As of Wednesday’s market close, we entered a bear market that could weigh on stocks and exchange traded funds (ETFs) for the time being. But here’s a riddle: if a bear market is typically defined as a market that has fallen 20% off its recent high, what’s it called in China, which is down 60%?

Scott Tong for Marketplace says Shanghai is down "three bears" by that math. The problems vexing China are similar to those in the rest of the world: energy prices, automakers and so on.

China is still predicted to grow 8% to 9% this year, and Tong points out that the stock market isn’t always so reflective of the broader economy because it’s relatively small and heavy in retail investors. That makes the market there more subject to the feelings of the people.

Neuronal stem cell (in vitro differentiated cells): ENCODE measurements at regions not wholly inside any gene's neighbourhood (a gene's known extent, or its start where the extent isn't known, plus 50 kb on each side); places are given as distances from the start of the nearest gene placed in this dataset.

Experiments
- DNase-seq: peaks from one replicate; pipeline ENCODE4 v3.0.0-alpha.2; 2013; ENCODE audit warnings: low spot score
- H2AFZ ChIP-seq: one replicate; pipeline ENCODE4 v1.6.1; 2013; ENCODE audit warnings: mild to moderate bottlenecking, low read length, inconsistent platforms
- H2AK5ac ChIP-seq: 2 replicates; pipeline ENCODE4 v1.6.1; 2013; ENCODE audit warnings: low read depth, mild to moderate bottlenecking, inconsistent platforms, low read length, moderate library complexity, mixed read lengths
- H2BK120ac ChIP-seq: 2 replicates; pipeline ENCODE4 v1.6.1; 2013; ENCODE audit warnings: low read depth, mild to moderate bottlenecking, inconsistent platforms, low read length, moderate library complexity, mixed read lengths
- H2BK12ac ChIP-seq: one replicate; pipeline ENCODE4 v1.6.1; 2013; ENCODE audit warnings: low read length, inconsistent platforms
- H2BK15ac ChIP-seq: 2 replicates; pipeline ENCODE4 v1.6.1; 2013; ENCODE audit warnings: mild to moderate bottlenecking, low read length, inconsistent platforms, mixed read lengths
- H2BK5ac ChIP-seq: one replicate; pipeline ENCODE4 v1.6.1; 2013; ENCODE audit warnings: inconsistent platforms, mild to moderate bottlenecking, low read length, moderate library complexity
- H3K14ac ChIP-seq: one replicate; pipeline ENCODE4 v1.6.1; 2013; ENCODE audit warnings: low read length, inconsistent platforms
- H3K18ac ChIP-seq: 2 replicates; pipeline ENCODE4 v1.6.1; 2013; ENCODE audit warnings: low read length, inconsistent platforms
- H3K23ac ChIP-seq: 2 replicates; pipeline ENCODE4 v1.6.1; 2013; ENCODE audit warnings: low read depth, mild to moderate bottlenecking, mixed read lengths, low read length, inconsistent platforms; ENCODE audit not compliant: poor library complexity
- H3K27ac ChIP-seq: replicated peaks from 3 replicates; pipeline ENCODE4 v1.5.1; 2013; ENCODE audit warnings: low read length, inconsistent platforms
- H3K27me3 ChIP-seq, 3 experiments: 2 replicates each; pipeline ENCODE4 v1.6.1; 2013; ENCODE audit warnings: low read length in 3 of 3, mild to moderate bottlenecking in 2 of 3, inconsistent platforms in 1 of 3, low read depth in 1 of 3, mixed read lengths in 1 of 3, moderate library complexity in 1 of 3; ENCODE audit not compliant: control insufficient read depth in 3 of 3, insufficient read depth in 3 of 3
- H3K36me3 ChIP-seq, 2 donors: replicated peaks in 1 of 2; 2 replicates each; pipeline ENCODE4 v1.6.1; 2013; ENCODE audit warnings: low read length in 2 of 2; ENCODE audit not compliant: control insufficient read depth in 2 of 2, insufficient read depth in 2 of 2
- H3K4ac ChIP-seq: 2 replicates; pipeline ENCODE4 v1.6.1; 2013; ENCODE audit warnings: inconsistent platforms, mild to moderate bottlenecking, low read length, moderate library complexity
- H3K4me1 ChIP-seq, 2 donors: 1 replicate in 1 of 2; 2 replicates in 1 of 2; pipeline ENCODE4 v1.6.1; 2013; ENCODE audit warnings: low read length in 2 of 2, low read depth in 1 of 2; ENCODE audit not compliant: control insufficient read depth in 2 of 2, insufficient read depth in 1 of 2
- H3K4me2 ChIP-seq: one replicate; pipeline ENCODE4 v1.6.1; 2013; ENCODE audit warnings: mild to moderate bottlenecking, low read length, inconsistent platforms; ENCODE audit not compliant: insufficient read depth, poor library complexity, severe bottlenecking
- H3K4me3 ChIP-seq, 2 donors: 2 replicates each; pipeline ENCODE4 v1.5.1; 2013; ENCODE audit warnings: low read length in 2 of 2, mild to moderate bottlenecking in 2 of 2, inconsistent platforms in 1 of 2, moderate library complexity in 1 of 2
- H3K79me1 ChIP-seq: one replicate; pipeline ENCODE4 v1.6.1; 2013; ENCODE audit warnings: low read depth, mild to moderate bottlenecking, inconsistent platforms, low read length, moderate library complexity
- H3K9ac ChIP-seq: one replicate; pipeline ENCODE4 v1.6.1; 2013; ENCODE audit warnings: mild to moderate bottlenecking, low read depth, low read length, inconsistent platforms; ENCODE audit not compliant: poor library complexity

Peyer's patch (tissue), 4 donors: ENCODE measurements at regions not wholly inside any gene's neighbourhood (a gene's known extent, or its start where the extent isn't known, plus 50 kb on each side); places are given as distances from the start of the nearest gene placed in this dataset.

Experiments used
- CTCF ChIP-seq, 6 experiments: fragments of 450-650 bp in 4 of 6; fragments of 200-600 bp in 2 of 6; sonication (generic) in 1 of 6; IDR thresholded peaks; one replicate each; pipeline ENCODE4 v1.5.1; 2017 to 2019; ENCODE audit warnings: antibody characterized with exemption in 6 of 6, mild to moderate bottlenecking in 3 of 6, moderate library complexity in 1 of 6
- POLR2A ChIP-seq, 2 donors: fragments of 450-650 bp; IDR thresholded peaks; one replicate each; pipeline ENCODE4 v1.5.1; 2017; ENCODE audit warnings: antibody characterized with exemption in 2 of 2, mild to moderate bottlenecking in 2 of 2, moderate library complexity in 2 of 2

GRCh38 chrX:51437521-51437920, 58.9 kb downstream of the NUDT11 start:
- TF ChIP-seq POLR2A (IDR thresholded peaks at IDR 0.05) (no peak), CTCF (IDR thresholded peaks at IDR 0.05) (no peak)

China ETFs have taken a big hit so far this year, after a solid 2007:

  • iShares FTSE/Xinhua China 25 (FXI), down 25.4% year-to-date
  • NETS Hang Seng China Enterprises Index Fund (SNO), launched on May 22
  • Claymore/AlphaShares China Small Cap Index (HAO), down 20.4% since Jan. 30 inception


The opinions and forecasts expressed herein are solely those of Tom Lydon, and may not actually come to pass. Mr. Lydon serves as an independent trustee of certain mutual funds and ETFs that are managed by Guggenheim Investments; however, any opinions or forecasts expressed herein are solely those of Mr. Lydon and not those of Guggenheim Funds, Guggenheim Investments, Guggenheim Specialized Products, LLC or any of their affiliates. Information on this site should not be used or construed as an offer to sell, a solicitation of an offer to buy, or a recommendation for any product.